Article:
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Slim Paley Headshot

Thinking Outside the Vase

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'Finding unexpected ways to display flowers can become a joyful obsession'

For many of us, the fragile beauty and delicate nature of flowers can make the art of floral arranging seem a little daunting -- much like approaching a gathering of beautiful women, it can be intimidating. Will you be found wanting? What if it doesn't work out? Though I am constantly creating my own arrangements at home, I often still find myself admiring large, professional bouquets in hotels and restaurants with a huge sense of awe, appreciation and arrangement-envy in equal measure. So how does one build up their confidence and break out of Wallflower mode?

All it really takes is a little practice, patience and a willingness to think outside the vase. The addition of fresh flowers to any room is sure to evoke a happier space, but sometimes it's fun to spice things up just a little by finding unexpected ways to arrange and display your flowers. "A rose is a rose..." as the poem goes, but a vase needn't always be a vase.
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The biggest challenge you'll surmount in choosing an interesting vessel will be to throw caution to the wind. Begin by looking around your home at what you might have that could possibly be utilized to hold flowers, besides the obvious. My attitude has always been if it can hold water (or be jury-rigged to do so) it's fair game for an arrangement.

Antique stationary boxes, liqueur caddies, tins from your food pantry, perfume or tincture bottles, even hats, straw handbags and footwear can, believe it or not, all make beautiful containers. Once you're game to experiment, the possibilities are truly...well, let's just say your kids might be hiding their lunch boxes. More traditional combinations such as silver and china teapots, or teacups filled with old fashioned roses and lilacs offer a gorgeous English Country House appeal (leave a little lilac sprig or a few rose petals on the saucer). Baby's Tears and moss in a small wooden crate or basket pairs well with any decor (try scattering a few wild mushrooms on the top). Daisies and sunflowers in vintage glass milk bottles, especially if you find them in the old fashioned delivery racks or sprouting out of a pair of Wellington boots, are fun by the kitchen door.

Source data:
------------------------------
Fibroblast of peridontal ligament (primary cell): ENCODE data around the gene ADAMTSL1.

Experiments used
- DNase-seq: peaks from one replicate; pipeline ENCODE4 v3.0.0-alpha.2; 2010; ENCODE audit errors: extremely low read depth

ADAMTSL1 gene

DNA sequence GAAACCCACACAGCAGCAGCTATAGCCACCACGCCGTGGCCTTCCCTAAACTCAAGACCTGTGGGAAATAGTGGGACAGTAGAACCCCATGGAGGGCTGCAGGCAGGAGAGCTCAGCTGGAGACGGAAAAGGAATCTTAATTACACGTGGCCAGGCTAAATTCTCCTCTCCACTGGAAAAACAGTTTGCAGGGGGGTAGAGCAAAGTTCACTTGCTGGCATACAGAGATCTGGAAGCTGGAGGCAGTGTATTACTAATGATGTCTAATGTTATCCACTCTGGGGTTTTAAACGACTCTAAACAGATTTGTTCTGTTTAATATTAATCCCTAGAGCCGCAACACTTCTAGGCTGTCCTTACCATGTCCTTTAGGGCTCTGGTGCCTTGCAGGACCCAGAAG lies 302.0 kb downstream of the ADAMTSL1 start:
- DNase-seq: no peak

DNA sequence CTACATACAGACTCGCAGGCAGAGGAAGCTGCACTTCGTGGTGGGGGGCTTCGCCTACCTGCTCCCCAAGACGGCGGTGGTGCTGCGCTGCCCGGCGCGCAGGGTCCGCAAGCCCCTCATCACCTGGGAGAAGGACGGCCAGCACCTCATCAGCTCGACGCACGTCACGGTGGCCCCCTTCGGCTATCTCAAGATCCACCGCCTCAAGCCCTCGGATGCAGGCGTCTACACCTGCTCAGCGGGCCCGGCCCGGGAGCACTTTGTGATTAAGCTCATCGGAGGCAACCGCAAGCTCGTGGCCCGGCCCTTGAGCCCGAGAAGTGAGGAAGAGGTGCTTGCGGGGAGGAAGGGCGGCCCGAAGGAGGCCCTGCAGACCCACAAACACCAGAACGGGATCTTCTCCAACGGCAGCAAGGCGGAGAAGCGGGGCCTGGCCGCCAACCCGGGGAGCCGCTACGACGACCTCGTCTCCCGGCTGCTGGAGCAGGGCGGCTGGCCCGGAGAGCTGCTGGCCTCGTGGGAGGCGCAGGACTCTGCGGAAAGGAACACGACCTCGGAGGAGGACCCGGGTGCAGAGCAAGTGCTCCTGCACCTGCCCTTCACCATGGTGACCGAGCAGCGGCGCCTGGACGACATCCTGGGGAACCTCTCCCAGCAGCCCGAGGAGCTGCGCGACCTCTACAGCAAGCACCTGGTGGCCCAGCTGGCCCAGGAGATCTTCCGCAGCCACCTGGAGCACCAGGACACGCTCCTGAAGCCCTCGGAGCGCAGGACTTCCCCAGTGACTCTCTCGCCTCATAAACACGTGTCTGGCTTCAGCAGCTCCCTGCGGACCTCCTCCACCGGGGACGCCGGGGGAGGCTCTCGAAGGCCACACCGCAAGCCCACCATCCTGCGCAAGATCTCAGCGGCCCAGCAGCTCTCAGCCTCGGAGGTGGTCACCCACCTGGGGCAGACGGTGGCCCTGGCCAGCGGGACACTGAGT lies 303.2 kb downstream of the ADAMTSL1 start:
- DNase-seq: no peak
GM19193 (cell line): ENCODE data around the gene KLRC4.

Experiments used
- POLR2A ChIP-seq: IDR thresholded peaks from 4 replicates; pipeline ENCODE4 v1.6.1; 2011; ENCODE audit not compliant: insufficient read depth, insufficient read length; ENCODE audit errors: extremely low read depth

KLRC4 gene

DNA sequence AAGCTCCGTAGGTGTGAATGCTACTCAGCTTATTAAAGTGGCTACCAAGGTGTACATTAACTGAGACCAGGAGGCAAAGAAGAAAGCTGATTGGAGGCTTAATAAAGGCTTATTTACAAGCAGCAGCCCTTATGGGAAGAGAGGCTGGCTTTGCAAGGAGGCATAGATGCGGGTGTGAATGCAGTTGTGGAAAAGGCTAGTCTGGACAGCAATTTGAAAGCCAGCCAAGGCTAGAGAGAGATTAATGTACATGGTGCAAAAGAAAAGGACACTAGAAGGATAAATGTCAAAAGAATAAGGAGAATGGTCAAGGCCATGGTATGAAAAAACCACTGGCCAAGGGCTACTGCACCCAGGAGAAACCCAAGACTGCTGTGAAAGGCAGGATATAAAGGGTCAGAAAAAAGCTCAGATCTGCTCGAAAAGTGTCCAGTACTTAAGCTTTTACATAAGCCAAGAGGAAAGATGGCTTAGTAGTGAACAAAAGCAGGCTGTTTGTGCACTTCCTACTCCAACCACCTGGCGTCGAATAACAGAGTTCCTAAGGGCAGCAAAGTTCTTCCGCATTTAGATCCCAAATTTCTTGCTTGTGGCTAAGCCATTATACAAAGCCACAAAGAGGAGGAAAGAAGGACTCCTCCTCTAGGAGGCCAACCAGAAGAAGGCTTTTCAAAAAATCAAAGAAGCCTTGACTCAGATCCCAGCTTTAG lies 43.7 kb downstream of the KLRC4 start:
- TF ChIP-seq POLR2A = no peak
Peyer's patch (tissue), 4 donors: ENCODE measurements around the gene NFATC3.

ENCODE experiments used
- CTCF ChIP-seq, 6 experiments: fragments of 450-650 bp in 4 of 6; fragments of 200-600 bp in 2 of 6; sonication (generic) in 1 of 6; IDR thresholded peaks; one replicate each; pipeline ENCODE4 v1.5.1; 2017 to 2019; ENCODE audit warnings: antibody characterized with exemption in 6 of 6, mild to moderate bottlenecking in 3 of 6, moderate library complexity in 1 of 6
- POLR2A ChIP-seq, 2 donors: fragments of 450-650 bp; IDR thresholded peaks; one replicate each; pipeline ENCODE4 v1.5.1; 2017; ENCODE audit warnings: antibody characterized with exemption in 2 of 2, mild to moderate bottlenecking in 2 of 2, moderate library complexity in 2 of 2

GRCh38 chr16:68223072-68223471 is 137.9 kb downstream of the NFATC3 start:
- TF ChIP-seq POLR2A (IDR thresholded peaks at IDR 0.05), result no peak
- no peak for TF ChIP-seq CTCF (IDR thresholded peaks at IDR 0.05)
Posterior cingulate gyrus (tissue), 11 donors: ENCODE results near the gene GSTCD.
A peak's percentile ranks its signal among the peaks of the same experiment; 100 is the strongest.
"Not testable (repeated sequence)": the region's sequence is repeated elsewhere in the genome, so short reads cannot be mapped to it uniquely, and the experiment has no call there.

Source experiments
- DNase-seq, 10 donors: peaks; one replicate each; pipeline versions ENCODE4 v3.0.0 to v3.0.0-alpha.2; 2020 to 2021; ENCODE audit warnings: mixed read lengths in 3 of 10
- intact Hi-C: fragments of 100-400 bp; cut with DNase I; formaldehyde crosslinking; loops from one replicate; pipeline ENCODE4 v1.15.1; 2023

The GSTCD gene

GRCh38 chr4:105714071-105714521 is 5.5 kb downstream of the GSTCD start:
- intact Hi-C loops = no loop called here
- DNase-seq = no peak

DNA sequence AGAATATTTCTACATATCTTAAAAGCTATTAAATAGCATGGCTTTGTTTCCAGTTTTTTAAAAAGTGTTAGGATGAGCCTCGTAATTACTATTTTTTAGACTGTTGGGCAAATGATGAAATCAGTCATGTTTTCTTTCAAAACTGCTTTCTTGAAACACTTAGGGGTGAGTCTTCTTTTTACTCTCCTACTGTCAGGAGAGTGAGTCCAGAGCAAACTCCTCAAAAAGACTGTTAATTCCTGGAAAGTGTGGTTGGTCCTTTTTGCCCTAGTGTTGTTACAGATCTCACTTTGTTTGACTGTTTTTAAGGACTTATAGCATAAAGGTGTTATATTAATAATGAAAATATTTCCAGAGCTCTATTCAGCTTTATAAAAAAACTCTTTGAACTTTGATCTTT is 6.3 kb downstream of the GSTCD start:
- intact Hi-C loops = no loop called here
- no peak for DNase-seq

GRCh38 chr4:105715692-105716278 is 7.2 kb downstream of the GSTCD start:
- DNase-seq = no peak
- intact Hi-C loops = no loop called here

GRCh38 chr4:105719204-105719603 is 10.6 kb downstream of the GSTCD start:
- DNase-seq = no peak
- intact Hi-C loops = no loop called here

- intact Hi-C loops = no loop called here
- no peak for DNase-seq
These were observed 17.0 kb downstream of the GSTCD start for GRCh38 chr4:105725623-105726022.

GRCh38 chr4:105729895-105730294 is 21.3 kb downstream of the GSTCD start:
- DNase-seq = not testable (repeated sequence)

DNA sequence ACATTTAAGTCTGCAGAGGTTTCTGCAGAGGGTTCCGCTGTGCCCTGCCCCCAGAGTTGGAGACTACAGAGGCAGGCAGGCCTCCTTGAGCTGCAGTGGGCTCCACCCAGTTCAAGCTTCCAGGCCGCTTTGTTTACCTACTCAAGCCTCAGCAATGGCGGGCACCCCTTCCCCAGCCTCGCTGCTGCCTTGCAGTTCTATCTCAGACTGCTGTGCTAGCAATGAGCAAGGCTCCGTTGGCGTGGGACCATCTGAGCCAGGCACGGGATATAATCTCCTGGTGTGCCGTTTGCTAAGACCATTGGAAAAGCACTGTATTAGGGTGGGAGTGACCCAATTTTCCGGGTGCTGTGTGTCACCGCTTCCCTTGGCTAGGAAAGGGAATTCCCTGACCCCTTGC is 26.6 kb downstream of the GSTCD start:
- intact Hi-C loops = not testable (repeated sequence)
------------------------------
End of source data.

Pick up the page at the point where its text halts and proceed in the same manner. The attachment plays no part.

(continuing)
For a more luxe look, try riding boots filled with Cala Lilies in a front entry hall. Instead of going to the vase cupboard, check out your clothes closet. Wrap an otherwise boring vase in a beautiful silk scarf -- show those French girls a thing or two. Orange roses with chocolate brown, pink Gerbers with olive green or turquoise, and white tulips with a black and white scarf are all divine combinations. Flowers in a simple farmer's market bunch wrapped within the pages of a foreign newspaper (just make sure it's good news!) and tied with heavy twine makes a simple, charming brunch centerpiece alongside French-pressed coffee and croissants for weekend guests.

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Although we all have our favorites -- roses, hellebores, lilac, Lily of the Valley, (stop me, before I plant again) and our 'Not So Muches' (fiendishly colored carnations!)--even the simplest arrangement of branches, palm fronds or seed pods can be beautiful when approached in a unique fashion. Try a single branch or frond repeated several times in the same type of vase along a mantelpiece or window ledge.
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Keep an eye out for interesting vessel possibilities at flea markets and antique shows and you're likely to find containers that you will want to set aside just for the holidays or specific rooms in your home.

Most importantly, don't be afraid to fail. I won't say that's half the fun, but many are the floral arrangements I've attempted that began their short lives with all the hopes, aspirations, dare I say "Showgirl" dreams, of Entrance Hall glory only to end up, hours later, virtually legless and humbled by the powder room sink.

Remember, there are no rules! Your imagination is boundless, and with all that help from Mother Nature, how badly can it go?

Helpful Hints:

  • Stock up on lots of individual plastic water tubes as well as a good supply of plastic liners in all shapes and sizes, both green and clear. These are available at most hardware and florist supply stores.
  • f you have the storage space, save some unusually shaped waterproof containers to set within more challenging decorative vessels. (If you're a Virgo or wish to go full Martha, you might want to label these if they're not used often.)
  • Most of the time I have much more success with small bouquets by "building" them in my hand and then placing in the water container.
  • For larger arrangements, always start with the hardiest stalks to create some structure. Then add the most delicate, expensive or pivotal flowers last.
  • Invest in a light watering can with an extra long, thin spout.
  • If you are working in multiples, uneven groupings are usually more pleasing.
  • Lastly, remember to always test your containers to make sure they are not leaking.